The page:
Now let's do a real analysis of the election. Bundt cake had 10 votes at the end of the 1st round. There were still 28 votes at the end of the 2nd round, but no one had reached the threshold of 15, so they went to the third round. Bundt cake picked up no votes in this round.

After the 3rd round, still no majority winner of 15 votes, so they went to the 4th round. Bundt cake picked up 3 votes for a total of 13 votes at the end of round 3 - but still not enough votes to reach the threshold of 15 and win the election.

Funny thing happened in the 4th round - the turnout dropped! 5 people just didn't give a damn anymore - they must have thought this was a silly game (I agree with them). So instead of 28 votes, they had 23 to deal with. Half of 23 is 11.5, and you round up to the next highest number which is 12. So bundt cake still had 13 votes which wasn't enough votes to win the contest at the end of round 3 - but 13 votes was enough to win the race at the end of round 4 without picking up a single extra vote - because the threshold changed simply because 5 people dropped out of the election!

In other words, the bizarre and complicated rules of IRV allow someone to win by changing the threshold at the end of the election - dropping the threshold from 15 to 12 to avoid having a real runoff election.

Bundt cake won the race because of a manufactured majority made possible by Instant Runoff Voodoo! Strangely enough, there is no indication if the good people of the Lyndale Neighbohood Association questioned the results of the race!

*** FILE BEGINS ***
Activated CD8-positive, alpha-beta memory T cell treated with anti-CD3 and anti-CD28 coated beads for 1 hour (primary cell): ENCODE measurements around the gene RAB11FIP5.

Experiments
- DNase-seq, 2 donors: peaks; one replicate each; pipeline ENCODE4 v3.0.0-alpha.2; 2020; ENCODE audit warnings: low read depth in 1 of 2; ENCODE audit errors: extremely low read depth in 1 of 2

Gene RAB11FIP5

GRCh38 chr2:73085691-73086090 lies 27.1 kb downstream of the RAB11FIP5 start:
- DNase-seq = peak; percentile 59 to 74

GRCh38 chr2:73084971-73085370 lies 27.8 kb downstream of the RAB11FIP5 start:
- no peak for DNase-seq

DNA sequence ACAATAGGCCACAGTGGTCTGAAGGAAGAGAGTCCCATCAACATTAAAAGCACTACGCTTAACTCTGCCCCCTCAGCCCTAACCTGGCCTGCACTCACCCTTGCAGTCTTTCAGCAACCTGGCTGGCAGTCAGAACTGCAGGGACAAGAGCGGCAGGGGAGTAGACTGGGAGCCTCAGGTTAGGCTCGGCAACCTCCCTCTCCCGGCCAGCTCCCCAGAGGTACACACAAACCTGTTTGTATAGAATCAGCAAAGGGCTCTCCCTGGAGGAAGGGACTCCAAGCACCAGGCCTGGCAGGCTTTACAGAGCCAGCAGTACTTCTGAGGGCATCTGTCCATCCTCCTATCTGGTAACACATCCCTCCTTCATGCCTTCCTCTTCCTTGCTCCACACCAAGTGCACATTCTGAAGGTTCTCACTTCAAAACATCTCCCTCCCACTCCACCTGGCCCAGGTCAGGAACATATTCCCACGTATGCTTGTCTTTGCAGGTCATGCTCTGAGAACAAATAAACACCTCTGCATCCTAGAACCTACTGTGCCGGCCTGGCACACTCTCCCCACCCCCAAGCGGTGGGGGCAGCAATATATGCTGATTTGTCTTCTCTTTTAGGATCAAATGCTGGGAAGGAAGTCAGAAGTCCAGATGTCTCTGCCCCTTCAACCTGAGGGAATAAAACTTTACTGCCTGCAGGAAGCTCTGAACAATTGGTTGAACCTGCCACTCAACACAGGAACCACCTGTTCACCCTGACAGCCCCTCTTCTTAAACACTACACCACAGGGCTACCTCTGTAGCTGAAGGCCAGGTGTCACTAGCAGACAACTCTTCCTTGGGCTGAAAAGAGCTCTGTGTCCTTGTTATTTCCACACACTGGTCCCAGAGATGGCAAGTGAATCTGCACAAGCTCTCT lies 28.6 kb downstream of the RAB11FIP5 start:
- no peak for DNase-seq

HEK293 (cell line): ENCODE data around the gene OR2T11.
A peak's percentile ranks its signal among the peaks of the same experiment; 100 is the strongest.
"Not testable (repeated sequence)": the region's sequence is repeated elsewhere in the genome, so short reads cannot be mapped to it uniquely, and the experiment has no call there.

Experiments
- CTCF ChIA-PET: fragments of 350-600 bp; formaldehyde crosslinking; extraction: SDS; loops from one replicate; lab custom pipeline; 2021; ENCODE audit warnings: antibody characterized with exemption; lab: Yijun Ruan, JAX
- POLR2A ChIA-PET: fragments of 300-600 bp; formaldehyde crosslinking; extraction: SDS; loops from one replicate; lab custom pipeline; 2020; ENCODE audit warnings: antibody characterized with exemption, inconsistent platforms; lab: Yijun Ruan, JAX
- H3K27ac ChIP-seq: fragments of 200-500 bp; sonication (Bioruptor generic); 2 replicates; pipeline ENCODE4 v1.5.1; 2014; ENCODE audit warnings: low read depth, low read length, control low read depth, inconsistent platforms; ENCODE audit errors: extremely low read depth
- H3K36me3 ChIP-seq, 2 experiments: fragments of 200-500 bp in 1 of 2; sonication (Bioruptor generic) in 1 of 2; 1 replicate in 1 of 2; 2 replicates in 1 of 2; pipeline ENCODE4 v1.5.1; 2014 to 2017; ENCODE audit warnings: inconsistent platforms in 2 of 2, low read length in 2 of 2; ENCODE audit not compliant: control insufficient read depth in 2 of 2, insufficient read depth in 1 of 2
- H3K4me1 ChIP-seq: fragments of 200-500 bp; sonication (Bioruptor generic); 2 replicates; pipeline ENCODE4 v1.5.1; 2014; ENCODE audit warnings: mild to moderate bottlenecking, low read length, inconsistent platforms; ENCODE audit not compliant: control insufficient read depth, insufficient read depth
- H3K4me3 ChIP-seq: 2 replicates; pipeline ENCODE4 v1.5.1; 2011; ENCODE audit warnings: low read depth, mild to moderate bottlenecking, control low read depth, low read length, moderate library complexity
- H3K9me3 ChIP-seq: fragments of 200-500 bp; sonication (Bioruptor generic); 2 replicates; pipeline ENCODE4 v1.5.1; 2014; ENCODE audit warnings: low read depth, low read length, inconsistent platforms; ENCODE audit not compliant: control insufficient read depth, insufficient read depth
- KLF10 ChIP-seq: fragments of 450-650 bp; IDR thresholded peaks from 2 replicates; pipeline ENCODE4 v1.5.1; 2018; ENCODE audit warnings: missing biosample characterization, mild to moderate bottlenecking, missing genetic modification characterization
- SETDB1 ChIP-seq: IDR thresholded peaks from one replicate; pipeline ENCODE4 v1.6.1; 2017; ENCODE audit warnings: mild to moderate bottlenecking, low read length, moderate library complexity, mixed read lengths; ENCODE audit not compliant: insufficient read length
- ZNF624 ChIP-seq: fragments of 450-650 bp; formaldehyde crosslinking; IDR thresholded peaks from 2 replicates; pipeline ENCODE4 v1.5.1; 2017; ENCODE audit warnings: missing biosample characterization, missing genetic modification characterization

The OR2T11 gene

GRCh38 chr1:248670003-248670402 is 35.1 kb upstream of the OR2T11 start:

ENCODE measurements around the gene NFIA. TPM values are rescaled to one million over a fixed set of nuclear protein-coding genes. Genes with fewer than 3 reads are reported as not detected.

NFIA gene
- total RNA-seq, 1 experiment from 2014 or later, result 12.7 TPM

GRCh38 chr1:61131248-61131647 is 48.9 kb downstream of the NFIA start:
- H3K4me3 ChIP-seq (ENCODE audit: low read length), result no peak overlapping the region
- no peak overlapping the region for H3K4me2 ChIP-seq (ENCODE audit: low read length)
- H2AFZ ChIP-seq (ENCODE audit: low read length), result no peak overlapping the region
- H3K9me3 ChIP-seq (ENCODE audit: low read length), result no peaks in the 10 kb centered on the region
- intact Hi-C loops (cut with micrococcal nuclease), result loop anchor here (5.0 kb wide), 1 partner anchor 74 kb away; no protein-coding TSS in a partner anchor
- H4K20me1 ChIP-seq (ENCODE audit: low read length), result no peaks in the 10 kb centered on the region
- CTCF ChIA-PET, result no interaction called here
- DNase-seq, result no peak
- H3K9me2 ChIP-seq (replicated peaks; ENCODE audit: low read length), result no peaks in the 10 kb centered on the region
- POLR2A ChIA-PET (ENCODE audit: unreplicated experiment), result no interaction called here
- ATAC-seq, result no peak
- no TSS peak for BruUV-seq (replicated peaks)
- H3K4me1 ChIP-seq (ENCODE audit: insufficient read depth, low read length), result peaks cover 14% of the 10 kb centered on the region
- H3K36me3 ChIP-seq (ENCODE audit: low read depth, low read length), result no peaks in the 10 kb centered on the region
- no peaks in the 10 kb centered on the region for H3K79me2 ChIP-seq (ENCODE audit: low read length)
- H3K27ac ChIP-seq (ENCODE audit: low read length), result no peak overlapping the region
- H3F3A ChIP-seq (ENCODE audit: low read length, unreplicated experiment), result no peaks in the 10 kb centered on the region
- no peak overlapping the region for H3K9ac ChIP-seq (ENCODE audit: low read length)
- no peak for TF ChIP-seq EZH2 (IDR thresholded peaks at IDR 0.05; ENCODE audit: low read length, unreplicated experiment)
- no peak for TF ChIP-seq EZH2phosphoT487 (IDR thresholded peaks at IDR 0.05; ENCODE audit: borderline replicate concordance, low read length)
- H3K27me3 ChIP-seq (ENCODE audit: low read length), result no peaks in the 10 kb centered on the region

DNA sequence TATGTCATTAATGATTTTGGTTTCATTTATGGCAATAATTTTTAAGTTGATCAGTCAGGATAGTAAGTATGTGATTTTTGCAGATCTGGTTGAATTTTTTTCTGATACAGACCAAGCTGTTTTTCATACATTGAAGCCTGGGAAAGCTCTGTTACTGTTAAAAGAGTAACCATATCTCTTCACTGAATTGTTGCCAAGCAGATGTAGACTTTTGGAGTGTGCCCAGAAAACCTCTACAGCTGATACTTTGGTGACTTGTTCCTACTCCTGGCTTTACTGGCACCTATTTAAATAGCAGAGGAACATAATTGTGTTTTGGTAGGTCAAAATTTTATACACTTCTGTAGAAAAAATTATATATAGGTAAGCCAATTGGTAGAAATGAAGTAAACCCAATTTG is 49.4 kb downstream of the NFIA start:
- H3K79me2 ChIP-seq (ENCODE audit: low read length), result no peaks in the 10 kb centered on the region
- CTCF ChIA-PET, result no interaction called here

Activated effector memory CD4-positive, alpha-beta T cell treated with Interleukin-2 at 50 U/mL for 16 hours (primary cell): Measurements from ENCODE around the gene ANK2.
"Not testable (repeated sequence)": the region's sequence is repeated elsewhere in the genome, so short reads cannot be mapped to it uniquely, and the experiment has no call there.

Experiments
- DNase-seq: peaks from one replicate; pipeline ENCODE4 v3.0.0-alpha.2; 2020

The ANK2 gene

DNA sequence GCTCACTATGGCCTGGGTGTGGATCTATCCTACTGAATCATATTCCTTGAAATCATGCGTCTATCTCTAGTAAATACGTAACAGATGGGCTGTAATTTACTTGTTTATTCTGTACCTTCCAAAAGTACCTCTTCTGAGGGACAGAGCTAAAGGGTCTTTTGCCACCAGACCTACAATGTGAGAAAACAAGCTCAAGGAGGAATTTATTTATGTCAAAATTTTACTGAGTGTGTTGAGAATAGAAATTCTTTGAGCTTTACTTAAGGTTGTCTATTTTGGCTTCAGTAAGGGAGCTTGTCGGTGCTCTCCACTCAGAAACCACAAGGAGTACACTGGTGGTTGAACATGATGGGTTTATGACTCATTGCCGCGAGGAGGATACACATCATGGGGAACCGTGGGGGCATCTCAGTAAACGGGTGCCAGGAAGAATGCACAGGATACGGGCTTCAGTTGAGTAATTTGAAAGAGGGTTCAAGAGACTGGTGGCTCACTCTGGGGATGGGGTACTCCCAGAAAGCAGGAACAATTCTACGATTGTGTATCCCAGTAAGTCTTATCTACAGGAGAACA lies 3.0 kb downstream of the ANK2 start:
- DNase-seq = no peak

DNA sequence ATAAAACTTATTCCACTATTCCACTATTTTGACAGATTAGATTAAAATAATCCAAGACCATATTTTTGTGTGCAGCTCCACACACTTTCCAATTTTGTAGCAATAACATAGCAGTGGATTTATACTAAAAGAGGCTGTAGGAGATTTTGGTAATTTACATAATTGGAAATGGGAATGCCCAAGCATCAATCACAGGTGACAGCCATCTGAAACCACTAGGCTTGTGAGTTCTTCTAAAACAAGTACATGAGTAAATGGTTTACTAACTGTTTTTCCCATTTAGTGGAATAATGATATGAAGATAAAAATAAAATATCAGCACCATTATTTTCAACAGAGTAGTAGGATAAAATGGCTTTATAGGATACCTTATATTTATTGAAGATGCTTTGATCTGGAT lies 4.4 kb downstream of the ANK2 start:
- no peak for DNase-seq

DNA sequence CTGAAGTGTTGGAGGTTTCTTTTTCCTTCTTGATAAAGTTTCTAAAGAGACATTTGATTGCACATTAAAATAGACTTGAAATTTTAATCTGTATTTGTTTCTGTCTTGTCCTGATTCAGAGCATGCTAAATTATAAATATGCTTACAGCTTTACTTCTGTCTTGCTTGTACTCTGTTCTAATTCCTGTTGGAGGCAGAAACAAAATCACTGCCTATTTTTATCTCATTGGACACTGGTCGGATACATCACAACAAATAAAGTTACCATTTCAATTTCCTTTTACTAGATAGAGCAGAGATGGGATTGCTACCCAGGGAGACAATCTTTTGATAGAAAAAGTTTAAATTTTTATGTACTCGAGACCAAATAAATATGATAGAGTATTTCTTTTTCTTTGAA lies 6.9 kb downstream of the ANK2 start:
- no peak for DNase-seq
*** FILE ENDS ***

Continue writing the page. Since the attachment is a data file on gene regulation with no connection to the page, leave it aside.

I wonder if they understood they were being conned by Instant Runoff Voodoo?

But perhaps the real question is why would anyone thinking that voting for food is a good example for use in Instant Runoff Voting? It's not like anyone is really voting for the dessert that will be served at all functions from now on. This vote has no real-world consequences other than to make people feel comfortable with IRV.

The mere fact that this community association accepted the results of the election and didn't object to the threshold lowering shows that people don't understand it well enough to use it on Election Day. I only hope that they pay attention while the votes are counted and ask questions when they don't understand something and don't accept whatever FairyTaleVote tells them as the Gospel.

Would food allergies and other physical health issues effect just the voting, or would it also effect the selection of deserts to be tasted? That is another way that such silly examples of desert and entre sampling and beer tasting are very lame.

At my local Flying Saucer, they have real runoffs for beer tasting. They determine a winner like you do with sports teams - head to head contests between two beers, with the winner advancing to the next round. Finally you have two beers going head to head (no pun intended) to get a winner. Having to drink several beers and rank them makes no sense. Will your order of ranking be effected by the order in which you taste the beers - will it change if you go from dark to lite (or strong to weak) vs going the other way?

1 comment:

Voter said...

I vote for "Bad Penny" microbrew, and I don't want any other.

As for IRV style tasting parties for beer, Joe Soucheray at the Pioneer Press says "But if it worked like IRV, you might end up drinking some swill you never voted for."